Feds Restore protection to the L.A. River
Plus State officials announce the purchase of 4 acres along a tributary to the L.A. River known as Compton Creek
The deletion of protection for all but 4 miles of the L.A. River by the federal regulators was in response to a U.S. Supreme Court ruling that weakened wetlands protection laws, and locally it was part of an attempt to help landowners in the canyons that ring the L.A. basin to develop and fill in these canyons. Rare Earth News reported on this in 2008, concerning landowner Wayne Fishbacks's plans to develop the top of Browns Canyon in Chatsworth:
7/8/2010--U.S. EPA Administrator Lisa Jackson on Wednesday declared the entire concrete-lined Los Angeles River channel "traditional navigable waters," a designation crucial to applying Clean Water Act protections throughout its 834-square-mile urban watershed.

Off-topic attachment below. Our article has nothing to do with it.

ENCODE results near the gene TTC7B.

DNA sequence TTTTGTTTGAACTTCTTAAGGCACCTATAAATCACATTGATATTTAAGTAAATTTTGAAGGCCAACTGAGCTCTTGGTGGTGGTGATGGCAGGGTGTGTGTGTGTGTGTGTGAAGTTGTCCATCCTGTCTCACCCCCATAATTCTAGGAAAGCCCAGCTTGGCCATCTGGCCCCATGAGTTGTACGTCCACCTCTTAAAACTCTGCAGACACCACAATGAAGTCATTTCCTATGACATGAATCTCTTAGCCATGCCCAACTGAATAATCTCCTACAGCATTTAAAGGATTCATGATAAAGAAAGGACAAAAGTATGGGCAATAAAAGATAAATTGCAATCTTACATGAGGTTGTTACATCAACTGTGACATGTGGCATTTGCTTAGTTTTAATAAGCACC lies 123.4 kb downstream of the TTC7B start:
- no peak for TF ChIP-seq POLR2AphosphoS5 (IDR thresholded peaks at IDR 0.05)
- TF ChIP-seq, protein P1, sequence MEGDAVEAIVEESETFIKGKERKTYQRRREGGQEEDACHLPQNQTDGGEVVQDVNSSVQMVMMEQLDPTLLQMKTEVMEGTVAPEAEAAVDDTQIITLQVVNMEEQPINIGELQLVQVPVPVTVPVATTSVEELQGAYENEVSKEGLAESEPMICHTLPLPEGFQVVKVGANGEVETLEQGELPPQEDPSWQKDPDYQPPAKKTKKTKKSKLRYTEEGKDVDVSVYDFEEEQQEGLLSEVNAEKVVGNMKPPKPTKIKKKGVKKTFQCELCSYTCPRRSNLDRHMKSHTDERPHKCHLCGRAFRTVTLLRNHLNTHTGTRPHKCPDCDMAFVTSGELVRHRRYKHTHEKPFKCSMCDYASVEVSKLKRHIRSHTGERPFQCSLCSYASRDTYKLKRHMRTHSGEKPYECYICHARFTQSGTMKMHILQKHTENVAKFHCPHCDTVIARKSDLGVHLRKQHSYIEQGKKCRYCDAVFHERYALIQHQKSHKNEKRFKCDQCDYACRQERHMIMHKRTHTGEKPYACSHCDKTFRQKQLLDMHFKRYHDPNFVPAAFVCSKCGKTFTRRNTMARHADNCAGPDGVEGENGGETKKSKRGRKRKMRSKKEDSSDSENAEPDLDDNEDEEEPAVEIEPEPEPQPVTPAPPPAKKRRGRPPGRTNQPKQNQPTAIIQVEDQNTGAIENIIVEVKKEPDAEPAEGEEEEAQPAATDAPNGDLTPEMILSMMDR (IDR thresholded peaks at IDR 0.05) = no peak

...Los Angeles County Supervisor Mark Ridley-Thomas would not argue with any of that. At the news conference he announced the purchase of a four-acre portion of the Compton Creek riverbed devastated by decades of storm runoff and illegal dumping.
Rex Frankel Says:
July 7, 2010 at 10:40 pm |
I thought it was up to the Army Corps of Engineers to declare whether the river is navigable or not. I don’t know if the river is actually protected yet until the Army Corps makes this declaration. They are the ones that always issue permits to fill in “waters of the USA”, so I’m a little concerned that this isn’t the end of this battle.
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